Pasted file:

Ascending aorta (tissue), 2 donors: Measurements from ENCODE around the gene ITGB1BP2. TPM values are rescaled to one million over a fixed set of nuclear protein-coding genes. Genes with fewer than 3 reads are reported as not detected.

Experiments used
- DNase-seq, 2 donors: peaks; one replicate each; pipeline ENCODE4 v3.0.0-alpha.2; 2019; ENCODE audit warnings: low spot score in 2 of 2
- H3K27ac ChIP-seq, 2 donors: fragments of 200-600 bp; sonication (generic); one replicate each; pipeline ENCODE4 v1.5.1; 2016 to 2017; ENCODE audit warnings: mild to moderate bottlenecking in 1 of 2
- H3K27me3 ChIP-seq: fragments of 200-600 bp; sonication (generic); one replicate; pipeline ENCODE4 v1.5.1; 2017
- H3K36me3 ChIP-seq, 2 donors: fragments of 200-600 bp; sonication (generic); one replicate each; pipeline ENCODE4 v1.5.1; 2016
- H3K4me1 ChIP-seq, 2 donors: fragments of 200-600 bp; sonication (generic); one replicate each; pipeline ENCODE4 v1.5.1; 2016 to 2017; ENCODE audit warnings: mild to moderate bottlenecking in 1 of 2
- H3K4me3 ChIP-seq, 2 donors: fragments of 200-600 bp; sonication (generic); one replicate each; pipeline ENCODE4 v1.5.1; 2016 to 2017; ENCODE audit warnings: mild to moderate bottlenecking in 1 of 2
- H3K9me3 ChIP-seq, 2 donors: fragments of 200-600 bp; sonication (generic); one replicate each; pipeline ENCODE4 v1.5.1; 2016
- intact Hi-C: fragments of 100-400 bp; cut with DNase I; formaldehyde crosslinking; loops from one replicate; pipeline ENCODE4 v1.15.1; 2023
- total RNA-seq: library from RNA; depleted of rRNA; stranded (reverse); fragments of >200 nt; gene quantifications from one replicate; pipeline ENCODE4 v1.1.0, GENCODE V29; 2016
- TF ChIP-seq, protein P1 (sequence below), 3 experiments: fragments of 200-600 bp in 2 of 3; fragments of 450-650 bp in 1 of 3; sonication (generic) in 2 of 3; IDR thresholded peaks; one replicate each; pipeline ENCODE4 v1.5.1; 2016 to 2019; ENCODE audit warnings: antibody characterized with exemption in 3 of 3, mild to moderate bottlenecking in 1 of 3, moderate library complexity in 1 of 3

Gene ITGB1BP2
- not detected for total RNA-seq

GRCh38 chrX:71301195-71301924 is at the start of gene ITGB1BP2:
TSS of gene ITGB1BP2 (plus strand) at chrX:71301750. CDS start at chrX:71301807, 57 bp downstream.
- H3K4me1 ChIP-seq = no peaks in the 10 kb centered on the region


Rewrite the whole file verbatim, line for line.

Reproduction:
Ascending aorta (tissue), 2 donors: Measurements from ENCODE around the gene ITGB1BP2. TPM values are rescaled to one million over a fixed set of nuclear protein-coding genes. Genes with fewer than 3 reads are reported as not detected.

Experiments used
- DNase-seq, 2 donors: peaks; one replicate each; pipeline ENCODE4 v3.0.0-alpha.2; 2019; ENCODE audit warnings: low spot score in 2 of 2
- H3K27ac ChIP-seq, 2 donors: fragments of 200-600 bp; sonication (generic); one replicate each; pipeline ENCODE4 v1.5.1; 2016 to 2017; ENCODE audit warnings: mild to moderate bottlenecking in 1 of 2
- H3K27me3 ChIP-seq: fragments of 200-600 bp; sonication (generic); one replicate; pipeline ENCODE4 v1.5.1; 2017
- H3K36me3 ChIP-seq, 2 donors: fragments of 200-600 bp; sonication (generic); one replicate each; pipeline ENCODE4 v1.5.1; 2016
- H3K4me1 ChIP-seq, 2 donors: fragments of 200-600 bp; sonication (generic); one replicate each; pipeline ENCODE4 v1.5.1; 2016 to 2017; ENCODE audit warnings: mild to moderate bottlenecking in 1 of 2
- H3K4me3 ChIP-seq, 2 donors: fragments of 200-600 bp; sonication (generic); one replicate each; pipeline ENCODE4 v1.5.1; 2016 to 2017; ENCODE audit warnings: mild to moderate bottlenecking in 1 of 2
- H3K9me3 ChIP-seq, 2 donors: fragments of 200-600 bp; sonication (generic); one replicate each; pipeline ENCODE4 v1.5.1; 2016
- intact Hi-C: fragments of 100-400 bp; cut with DNase I; formaldehyde crosslinking; loops from one replicate; pipeline ENCODE4 v1.15.1; 2023
- total RNA-seq: library from RNA; depleted of rRNA; stranded (reverse); fragments of >200 nt; gene quantifications from one replicate; pipeline ENCODE4 v1.1.0, GENCODE V29; 2016
- TF ChIP-seq, protein P1 (sequence below), 3 experiments: fragments of 200-600 bp in 2 of 3; fragments of 450-650 bp in 1 of 3; sonication (generic) in 2 of 3; IDR thresholded peaks; one replicate each; pipeline ENCODE4 v1.5.1; 2016 to 2019; ENCODE audit warnings: antibody characterized with exemption in 3 of 3, mild to moderate bottlenecking in 1 of 3, moderate library complexity in 1 of 3

Gene ITGB1BP2
- not detected for total RNA-seq

GRCh38 chrX:71301195-71301924 is at the start of gene ITGB1BP2:
TSS of gene ITGB1BP2 (plus strand) at chrX:71301750. CDS start at chrX:71301807, 57 bp downstream.
- H3K4me1 ChIP-seq = no peaks in the 10 kb centered on the region